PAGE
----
Blair Corp. sees yearly profit fall 99%
Direct retailer Blair Corp. saw its fourth quarter profit and sales drop significantly, marking the end of a difficult year, according to BusinessWeek
Fourth quarter sales dropped 8.4 percent to $119.2 million. The company attributed the decline to lower selling prices and a 4.1 percent reduction in unit volume.
Blair’s net income fell a whopping 75 percent to $5.9 million. For the year, Blair’s profit fell from $31.5 million to just $216,000.
“2006 was a difficult year with significant changes in the areas of merchandising, circulation, credit and staffing,” Chief Executive Officer Al Lopez said in a statement. “The results for the fourth quarter reflect actions taken earlier in the year to improve operational efficiency.”
Through its catalog and online operations, Warren, Penn.-based Blair sells housewares and a range of apparel for men and women.
has seen its sales drop quarter over quarter this year.
In its third quarter, the company’s revenue dropped 8.7 percent to $89.5 million. Blair’s second quarter saw similar declines, with sales falling 4.8 percent to $115 million.
In January, the company promoted Lopez to the new CEO role, taking over for retiring chief John Zawacki.
In attempts to turn its business around, that same month Blair announced plans to go private via a $173.6 million buyout from Appleseed’s Topco, a portfolio company of private equity firm Golden Gate Capital.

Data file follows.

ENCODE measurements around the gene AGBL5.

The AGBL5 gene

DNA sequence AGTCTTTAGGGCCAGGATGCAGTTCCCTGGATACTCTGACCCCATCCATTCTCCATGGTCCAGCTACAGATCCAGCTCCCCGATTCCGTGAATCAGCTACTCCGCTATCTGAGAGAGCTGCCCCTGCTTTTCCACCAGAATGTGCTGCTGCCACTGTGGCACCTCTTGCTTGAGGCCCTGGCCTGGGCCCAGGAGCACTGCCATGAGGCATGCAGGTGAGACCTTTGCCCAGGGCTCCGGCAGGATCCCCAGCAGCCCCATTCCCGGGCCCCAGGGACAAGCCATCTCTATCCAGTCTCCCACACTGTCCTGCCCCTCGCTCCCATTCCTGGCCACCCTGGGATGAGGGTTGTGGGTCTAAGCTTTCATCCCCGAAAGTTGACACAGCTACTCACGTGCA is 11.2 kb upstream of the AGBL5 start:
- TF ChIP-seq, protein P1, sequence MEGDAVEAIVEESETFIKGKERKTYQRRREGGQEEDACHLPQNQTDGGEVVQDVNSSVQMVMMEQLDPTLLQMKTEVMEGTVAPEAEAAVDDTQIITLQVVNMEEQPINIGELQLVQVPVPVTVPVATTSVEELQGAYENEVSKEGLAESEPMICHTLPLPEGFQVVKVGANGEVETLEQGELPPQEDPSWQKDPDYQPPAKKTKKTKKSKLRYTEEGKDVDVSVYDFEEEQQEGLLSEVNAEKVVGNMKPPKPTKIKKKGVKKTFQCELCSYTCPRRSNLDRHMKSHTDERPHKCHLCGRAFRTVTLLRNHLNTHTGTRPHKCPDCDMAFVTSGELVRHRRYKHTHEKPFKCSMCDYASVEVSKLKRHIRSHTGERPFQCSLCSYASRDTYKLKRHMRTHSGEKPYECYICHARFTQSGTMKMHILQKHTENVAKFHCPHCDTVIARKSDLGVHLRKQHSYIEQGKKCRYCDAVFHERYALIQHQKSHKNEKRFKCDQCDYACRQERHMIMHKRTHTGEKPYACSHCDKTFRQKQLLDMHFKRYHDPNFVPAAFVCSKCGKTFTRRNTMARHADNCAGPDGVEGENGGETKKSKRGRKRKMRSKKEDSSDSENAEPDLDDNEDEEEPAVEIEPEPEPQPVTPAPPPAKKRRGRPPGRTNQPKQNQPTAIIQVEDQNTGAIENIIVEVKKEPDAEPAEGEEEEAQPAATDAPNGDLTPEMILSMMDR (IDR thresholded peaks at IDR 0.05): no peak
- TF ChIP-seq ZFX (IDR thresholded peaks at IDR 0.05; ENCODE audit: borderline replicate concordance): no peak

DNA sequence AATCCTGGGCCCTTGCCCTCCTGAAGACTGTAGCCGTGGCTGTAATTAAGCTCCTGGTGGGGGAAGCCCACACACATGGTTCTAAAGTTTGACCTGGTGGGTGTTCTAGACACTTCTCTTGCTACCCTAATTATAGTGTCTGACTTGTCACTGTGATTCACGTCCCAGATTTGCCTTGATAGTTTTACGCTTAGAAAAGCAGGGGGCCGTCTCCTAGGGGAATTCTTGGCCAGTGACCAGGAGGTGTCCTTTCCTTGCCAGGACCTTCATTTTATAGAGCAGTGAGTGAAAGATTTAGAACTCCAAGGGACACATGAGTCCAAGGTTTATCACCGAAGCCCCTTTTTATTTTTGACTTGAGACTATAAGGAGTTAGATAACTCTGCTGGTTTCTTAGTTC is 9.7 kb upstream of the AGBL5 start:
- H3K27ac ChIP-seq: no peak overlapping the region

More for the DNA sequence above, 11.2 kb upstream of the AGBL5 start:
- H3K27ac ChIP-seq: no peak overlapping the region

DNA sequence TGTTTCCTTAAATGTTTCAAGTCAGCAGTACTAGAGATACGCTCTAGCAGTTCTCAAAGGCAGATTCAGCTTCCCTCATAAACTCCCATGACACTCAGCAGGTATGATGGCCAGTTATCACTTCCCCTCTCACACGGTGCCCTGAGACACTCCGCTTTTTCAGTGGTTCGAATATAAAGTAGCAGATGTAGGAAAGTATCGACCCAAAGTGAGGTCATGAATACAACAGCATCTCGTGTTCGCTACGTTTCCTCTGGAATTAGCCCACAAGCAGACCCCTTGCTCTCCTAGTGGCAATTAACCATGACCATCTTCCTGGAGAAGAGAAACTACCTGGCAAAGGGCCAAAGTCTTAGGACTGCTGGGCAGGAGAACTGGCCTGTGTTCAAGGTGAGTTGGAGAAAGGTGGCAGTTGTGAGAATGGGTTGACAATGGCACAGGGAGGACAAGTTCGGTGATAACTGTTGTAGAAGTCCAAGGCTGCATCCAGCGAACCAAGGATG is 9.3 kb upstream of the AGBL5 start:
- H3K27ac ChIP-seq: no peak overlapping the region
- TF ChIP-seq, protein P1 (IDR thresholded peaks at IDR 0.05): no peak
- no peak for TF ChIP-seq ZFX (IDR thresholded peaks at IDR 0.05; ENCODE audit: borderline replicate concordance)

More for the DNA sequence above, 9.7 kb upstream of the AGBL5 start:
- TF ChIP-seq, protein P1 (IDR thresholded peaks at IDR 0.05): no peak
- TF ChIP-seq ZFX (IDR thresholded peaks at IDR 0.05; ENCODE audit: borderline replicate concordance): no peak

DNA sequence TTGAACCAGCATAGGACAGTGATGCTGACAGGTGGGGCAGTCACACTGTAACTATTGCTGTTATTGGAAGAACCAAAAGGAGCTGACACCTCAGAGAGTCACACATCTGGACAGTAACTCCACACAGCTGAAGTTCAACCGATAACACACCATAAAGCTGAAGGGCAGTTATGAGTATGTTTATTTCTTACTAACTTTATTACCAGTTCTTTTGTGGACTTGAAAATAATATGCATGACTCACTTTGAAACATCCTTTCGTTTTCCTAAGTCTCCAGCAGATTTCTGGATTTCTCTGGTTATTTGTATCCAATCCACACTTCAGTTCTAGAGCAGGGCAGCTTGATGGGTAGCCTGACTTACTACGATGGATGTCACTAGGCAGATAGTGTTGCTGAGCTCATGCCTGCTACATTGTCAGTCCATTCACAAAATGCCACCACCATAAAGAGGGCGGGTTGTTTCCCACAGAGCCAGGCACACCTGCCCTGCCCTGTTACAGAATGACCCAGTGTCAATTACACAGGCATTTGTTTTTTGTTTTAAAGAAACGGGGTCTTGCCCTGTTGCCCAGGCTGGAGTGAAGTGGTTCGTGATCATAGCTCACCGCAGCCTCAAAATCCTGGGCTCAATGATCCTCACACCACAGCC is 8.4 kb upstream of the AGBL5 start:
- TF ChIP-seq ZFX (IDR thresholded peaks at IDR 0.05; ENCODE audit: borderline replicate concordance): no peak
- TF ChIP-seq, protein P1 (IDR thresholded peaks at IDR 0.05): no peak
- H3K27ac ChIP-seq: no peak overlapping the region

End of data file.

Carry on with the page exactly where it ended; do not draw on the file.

“Appleseed’s shares our vision for Blair,” Lopez said in an earlier statement. “They are supportive of our current strategy and are committed to help us execute it.”
According to The List database, Blair does not have an announced creative agency relationship.
According to Nielsen Monitor-Plus, the company spent about $1.5 million on media in 2005. The company spent about $1.5 million on national magazine ads and about $1,000 on spot radio placement.
Blair’s continually tumbling sales indicate that consumers may be losing interest in the company’s offerings. Agencies should bring new, fresh angles to the Blair's apparently foundering marketing strategy. Firms that can help the company capitalize on its Web presence should approach executives now. Agencies should convince Blair that an interactive campaign or an update to its Web site will be a fruitful investment to drive traffic. Blair’s product lineup appears to cater to the sensibilities of middle America, so firms should pitch with this consumer group in mind.